Hypoglycemia symptoms include feelings of intense anxiety, elevated heart rate, palpitations, trembling, nausea, sweating and disturbed thoughts.
Sounds like a panic attack doesn't it?
If you think these symptoms sound familiar and remind you of the beginnings of a panic attack, you understand why hypoglycemia is so relevant to those of us with anxiety issues.
You Might Actually Have Hypoglycemia
Because of its similar physical manifestation hypoglycemia can be mistaken for a panic attack. Although not absolutely identical there is enough similarity that it is a good idea to get tested for this physical disorder when you go to your doctor.
Monitoring your diet, or addressing an underlying physical issue may be all you need to do to help yourself feel better.
What Is Hypoglycemia?
Hypoglycemia is a temporary physical condition where the levels of glucose (a special form of sugar) in your body are so low that your body is unable to to adequately feed your important organs - including your brain.
Glucose is the fuel your body runs on, so when levels get too low your sympathetic nervous system is engaged and another substance called glucagon is released into your bloodstream in an effort to enhance glucose production.
The symptoms of hypoglycemia listed above are actually a direct result of the activation of the sympathetic nervous system.
Who Gets Hypoglycemia?
Anyone can experience brief transient hypoglycemia symptoms but sustained hypoglycemia is most common in people with diabetes.
People with diabetes are actually at higher risk of getting panic attacks than those who do not have diabetes. One reason why this might be is that they are experiencing hypoglycemia but are interpreting the symptoms as fear or panic.
Hypoglycemia can also be caused by other endocrine disorders such as hypothyroidism, adrenal insufficiency, impaired functioning of the anterior pituitary gland, and other conditions.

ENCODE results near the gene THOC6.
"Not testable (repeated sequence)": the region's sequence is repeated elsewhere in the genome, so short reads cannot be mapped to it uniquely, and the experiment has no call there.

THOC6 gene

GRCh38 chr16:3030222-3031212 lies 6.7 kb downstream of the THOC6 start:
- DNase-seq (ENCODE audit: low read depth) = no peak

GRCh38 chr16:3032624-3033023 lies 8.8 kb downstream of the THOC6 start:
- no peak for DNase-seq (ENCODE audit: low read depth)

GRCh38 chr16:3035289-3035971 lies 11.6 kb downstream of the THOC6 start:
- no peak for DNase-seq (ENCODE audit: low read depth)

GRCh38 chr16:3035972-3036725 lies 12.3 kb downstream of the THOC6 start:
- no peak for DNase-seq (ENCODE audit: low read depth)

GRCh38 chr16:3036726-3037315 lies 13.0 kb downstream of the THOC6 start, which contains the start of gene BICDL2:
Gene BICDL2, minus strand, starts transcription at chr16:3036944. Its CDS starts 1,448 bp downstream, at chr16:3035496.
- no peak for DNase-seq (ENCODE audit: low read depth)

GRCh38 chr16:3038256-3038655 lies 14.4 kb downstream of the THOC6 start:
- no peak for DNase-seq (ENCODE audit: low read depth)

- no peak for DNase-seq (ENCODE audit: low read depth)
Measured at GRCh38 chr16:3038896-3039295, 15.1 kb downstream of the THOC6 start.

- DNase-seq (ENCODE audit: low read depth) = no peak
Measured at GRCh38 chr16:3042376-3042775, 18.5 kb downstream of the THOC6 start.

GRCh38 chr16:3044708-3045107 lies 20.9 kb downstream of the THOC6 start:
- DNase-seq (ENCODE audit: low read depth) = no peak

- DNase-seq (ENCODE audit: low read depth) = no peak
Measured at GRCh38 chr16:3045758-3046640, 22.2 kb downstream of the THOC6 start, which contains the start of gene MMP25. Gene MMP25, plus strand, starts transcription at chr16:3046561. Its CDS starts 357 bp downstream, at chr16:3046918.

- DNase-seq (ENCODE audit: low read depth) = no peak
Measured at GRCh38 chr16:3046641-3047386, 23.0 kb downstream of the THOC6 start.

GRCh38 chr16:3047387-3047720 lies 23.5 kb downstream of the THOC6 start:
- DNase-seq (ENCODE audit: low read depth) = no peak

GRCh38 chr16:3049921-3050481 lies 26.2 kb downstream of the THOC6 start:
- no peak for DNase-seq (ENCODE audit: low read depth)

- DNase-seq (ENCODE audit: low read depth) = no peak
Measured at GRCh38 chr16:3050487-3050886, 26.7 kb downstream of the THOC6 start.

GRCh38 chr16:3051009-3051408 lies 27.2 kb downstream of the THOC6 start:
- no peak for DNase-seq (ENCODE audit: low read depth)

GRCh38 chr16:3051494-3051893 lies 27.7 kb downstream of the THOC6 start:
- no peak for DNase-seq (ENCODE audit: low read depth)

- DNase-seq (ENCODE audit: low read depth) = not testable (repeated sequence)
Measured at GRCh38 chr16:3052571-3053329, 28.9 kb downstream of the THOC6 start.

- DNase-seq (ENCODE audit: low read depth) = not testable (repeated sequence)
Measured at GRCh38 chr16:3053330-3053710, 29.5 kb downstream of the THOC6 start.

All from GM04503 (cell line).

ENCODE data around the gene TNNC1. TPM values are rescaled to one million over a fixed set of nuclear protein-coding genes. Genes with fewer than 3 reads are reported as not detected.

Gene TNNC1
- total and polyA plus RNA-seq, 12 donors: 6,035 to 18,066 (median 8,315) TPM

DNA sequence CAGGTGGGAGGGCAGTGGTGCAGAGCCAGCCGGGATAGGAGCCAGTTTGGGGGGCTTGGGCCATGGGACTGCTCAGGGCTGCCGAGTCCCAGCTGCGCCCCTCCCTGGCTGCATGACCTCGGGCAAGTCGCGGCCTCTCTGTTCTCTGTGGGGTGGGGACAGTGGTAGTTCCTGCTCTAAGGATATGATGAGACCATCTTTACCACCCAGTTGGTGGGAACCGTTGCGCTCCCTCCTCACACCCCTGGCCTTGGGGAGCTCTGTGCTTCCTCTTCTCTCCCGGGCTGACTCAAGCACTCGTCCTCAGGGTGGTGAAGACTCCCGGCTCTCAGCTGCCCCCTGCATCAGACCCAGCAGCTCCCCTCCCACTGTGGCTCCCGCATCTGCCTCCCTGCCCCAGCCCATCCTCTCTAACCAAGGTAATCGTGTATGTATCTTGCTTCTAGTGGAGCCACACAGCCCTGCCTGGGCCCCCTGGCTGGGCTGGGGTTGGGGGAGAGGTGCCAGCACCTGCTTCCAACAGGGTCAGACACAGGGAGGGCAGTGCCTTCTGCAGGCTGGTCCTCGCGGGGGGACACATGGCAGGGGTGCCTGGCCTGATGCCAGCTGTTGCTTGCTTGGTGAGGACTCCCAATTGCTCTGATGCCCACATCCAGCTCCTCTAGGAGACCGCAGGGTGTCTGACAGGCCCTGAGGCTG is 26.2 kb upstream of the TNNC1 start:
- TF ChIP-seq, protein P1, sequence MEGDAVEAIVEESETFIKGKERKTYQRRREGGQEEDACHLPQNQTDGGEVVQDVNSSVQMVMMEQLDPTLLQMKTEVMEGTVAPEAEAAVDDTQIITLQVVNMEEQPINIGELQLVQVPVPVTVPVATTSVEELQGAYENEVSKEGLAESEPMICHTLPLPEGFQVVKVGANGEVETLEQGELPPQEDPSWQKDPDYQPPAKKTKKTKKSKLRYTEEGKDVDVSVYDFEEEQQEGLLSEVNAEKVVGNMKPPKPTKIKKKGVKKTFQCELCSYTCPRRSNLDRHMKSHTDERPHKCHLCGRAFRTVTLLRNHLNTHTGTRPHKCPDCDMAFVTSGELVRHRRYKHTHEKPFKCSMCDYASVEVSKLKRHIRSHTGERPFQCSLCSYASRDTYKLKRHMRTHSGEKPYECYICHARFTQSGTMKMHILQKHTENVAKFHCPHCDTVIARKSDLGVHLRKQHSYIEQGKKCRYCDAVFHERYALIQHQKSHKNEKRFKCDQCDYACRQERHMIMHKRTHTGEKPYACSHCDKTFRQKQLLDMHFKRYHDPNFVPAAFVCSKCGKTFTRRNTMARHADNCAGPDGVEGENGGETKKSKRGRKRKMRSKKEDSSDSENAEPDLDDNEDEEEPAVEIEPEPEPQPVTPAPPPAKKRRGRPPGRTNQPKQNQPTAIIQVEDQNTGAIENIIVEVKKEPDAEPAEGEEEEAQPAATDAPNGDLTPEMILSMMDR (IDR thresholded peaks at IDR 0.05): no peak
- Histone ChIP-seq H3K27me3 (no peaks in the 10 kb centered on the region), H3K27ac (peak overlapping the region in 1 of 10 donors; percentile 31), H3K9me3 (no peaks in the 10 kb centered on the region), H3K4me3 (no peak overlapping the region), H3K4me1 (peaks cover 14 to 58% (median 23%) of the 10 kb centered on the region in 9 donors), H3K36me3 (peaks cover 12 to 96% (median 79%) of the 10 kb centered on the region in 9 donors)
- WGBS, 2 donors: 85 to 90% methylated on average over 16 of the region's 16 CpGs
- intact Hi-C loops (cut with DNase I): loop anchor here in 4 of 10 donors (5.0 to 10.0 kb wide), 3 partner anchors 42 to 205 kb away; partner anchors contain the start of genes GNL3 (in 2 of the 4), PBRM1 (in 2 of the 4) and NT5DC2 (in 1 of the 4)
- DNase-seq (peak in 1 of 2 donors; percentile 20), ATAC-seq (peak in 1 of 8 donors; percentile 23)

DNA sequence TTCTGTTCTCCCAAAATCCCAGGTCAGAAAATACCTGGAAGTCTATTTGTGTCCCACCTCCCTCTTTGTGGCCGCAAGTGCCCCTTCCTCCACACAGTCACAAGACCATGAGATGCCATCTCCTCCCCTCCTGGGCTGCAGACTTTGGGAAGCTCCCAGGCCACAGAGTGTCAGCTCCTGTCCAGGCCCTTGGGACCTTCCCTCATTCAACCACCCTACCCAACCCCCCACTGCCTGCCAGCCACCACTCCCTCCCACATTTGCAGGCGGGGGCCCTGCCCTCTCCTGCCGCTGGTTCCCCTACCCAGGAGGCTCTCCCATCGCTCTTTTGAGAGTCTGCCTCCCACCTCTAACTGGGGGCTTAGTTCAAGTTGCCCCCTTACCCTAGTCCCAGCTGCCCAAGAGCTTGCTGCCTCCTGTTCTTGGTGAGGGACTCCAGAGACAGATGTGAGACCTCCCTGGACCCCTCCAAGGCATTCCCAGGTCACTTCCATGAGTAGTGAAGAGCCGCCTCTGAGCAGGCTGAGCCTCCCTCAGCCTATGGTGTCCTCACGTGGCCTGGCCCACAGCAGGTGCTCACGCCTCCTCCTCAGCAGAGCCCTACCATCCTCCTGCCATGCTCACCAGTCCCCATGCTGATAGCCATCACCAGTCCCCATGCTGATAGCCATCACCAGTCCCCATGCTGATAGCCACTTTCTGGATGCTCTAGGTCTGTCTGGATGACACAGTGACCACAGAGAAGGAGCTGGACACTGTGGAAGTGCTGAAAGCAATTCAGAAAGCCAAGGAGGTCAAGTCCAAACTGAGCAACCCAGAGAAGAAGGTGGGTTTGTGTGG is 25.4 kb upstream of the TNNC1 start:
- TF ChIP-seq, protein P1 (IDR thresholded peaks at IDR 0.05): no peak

Inherited metabolism disorders such as galactosemia and hereditary fructose intolerance are also rare causes.
Sometimes severe bacterial infections, alcohol and certain drugs can induce the condition as well. Drugs which have been known to create hypoglycemia in some people include:
- a class of antibiotics called sulfonamides
- the heart medications propanol and disopyramide
- the malaria treatment drug quinine
- medications containing salicylates including aspirin
Hypoglycemia Symptoms Can Be Confused With Panic Attacks
Hypoglycemia symptoms can be confused with panic attacks in two ways:
1) A person with an underlying physical disorder such as diabetes may feel the uncomfortable shaking, sweating, anxiety and thinking patterns associated with low blood sugar and think they are having a panic attack - when actually the problem is low blood sugar.
2) A person who does have panic disorder may occasionally also have brief periods of low blood sugar. Feeling the hypoglycemia symptoms they may worry that they are about to have another panic attack. Of course the sense of worry only excerbates the feelings and soon an actual panic attack can occur.
Because of this, you can see how important it is to see your doctor to determine whether blood sugar levels are a problem for you.
How Is Hypoglycemia Diagnosed and Treated?
There are two types of hypoglycemia - fasting and reactive.